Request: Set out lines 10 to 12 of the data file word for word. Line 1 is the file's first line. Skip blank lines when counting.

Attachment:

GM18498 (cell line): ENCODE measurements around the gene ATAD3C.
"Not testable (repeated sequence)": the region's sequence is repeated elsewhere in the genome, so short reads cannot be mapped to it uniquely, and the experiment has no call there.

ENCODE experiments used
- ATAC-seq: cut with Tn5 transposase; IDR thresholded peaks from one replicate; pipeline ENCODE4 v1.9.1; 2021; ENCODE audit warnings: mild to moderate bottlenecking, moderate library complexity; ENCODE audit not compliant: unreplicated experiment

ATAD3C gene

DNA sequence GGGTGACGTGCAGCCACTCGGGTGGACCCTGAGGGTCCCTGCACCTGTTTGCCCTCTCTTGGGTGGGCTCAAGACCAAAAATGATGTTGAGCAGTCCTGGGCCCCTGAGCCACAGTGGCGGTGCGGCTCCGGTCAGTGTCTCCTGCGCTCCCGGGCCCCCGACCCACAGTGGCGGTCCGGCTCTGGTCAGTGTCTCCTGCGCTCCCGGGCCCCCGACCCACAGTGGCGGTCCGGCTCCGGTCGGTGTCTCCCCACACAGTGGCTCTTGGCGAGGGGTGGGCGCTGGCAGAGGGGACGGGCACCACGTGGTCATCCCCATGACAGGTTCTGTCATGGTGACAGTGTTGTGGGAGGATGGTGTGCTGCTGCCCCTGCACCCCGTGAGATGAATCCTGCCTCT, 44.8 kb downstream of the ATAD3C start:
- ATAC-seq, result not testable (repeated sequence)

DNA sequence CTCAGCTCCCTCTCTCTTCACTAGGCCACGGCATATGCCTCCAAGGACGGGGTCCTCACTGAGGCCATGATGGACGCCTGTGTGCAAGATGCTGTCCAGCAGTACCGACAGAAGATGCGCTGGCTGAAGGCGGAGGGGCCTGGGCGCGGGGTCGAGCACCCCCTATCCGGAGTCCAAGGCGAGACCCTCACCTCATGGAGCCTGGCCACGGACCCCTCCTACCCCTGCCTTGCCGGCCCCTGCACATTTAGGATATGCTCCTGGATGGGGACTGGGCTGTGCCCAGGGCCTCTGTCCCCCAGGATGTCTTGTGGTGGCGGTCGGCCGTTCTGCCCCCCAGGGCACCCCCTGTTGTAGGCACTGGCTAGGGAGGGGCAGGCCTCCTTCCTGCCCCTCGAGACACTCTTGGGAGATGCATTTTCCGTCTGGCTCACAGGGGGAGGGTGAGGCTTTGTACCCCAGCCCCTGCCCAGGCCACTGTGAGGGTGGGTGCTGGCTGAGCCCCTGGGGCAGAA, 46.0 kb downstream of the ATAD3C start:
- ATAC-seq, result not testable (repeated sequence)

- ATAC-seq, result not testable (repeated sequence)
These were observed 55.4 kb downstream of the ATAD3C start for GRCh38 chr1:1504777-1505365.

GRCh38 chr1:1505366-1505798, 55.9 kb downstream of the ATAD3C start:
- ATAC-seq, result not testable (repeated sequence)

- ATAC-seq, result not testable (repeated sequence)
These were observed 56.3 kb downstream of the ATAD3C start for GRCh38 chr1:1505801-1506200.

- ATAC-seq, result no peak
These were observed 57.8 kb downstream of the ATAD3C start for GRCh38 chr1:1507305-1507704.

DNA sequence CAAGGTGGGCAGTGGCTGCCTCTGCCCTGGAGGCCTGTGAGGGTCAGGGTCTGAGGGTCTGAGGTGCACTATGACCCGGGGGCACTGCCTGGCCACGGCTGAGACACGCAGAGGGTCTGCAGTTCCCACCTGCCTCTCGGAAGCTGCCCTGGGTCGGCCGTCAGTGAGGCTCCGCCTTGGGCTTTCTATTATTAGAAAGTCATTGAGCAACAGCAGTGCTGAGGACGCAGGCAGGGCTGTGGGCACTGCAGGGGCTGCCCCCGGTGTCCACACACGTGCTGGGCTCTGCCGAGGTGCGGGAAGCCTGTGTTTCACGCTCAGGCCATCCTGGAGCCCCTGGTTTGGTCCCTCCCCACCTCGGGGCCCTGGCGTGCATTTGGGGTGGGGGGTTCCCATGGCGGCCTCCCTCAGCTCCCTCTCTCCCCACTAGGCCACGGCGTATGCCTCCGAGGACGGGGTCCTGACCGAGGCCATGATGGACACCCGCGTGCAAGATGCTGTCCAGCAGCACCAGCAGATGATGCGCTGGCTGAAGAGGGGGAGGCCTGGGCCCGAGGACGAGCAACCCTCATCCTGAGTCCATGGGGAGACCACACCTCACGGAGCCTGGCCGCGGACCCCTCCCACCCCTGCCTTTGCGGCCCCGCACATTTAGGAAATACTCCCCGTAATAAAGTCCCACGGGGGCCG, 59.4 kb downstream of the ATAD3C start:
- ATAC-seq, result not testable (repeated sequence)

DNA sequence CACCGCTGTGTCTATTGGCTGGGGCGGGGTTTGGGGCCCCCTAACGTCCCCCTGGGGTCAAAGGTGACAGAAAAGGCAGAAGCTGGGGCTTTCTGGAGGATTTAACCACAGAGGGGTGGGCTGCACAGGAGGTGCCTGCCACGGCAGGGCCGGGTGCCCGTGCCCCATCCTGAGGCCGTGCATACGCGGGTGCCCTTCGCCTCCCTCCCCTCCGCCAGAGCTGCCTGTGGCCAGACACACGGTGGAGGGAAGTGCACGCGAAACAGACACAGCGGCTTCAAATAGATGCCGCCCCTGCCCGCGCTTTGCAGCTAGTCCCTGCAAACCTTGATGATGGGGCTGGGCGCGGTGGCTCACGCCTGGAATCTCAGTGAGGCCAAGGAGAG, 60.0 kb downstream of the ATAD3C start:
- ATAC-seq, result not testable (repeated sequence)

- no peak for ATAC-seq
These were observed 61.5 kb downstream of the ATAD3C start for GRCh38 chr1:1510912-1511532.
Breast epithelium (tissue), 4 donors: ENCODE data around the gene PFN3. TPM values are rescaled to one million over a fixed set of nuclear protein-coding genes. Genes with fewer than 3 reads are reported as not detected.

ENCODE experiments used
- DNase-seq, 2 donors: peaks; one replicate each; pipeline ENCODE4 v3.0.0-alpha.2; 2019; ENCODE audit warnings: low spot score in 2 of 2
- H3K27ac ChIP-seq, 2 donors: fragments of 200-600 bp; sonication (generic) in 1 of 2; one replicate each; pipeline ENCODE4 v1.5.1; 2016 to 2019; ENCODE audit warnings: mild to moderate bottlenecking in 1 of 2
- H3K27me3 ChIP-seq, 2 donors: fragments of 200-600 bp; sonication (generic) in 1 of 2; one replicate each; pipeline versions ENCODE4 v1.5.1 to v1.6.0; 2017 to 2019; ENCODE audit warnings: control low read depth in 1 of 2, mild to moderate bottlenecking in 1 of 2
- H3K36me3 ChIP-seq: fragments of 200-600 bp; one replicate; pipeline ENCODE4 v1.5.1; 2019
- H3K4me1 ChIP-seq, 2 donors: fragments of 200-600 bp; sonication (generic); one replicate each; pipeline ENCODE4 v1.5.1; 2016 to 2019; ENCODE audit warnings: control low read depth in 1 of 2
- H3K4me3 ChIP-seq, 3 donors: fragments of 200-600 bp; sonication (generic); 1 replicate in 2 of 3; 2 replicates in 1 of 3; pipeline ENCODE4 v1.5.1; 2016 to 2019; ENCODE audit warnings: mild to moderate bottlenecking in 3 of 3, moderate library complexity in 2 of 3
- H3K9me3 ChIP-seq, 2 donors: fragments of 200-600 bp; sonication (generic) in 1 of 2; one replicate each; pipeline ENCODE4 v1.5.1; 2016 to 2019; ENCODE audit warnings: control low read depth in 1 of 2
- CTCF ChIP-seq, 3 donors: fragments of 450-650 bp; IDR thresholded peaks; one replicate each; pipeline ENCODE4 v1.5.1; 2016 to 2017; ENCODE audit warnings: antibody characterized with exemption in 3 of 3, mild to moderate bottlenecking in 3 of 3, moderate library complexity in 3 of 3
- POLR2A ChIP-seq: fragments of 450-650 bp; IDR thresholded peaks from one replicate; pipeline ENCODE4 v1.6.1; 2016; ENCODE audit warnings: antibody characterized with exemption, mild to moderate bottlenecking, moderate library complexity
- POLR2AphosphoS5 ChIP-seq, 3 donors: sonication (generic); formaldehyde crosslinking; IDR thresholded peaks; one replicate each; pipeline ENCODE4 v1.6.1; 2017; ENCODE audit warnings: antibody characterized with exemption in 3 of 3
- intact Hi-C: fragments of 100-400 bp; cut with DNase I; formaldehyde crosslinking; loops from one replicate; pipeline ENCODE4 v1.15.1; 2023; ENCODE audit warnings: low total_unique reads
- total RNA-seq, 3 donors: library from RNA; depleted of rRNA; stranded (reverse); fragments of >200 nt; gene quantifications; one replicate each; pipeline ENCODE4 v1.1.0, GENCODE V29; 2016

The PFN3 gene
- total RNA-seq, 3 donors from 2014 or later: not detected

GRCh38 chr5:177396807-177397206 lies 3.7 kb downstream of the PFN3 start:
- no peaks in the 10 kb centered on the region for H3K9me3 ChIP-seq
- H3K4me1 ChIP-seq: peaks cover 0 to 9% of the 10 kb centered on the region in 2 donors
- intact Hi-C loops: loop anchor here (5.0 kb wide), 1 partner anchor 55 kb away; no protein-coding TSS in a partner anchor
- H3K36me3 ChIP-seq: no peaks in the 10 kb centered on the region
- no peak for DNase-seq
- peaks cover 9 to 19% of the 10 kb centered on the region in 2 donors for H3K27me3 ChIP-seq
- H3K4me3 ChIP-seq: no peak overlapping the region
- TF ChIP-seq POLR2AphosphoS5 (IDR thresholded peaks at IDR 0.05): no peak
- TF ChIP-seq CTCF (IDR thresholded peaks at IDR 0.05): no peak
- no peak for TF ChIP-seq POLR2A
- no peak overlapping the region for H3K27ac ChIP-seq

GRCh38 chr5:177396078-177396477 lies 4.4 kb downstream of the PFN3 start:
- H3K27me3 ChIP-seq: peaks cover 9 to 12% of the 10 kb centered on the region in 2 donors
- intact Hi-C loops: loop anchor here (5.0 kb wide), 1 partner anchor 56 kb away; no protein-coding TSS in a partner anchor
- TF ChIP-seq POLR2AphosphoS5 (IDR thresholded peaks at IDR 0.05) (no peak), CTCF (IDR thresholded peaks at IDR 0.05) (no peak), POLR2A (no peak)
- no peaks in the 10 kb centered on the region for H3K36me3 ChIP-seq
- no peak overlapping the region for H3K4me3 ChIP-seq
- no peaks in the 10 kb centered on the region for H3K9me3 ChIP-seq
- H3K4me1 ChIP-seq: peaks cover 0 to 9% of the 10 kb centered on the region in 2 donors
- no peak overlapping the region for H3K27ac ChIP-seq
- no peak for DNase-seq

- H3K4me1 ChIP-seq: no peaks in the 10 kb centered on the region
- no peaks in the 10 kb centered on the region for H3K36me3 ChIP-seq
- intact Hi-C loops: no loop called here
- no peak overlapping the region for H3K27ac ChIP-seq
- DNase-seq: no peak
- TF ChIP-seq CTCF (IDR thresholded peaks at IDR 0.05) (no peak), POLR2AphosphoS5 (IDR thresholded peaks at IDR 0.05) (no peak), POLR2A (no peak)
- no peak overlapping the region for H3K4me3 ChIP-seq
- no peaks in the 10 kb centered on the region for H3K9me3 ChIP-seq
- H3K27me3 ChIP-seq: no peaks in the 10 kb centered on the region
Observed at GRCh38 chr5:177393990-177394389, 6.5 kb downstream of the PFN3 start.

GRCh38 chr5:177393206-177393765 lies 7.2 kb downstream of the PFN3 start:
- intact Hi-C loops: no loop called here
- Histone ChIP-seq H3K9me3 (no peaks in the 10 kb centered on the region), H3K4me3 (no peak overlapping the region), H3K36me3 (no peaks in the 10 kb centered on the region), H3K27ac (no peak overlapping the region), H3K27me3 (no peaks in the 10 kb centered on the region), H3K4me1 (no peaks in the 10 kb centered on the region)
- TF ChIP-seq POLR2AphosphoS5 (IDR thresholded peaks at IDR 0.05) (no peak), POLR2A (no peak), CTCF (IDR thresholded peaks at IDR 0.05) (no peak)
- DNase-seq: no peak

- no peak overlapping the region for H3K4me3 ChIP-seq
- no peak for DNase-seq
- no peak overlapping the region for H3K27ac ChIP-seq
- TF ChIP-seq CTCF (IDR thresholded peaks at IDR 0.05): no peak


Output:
- ATAC-seq, result not testable (repeated sequence)
These were observed 55.4 kb downstream of the ATAD3C start for GRCh38 chr1:1504777-1505365.

GRCh38 chr1:1505366-1505798, 55.9 kb downstream of the ATAD3C start: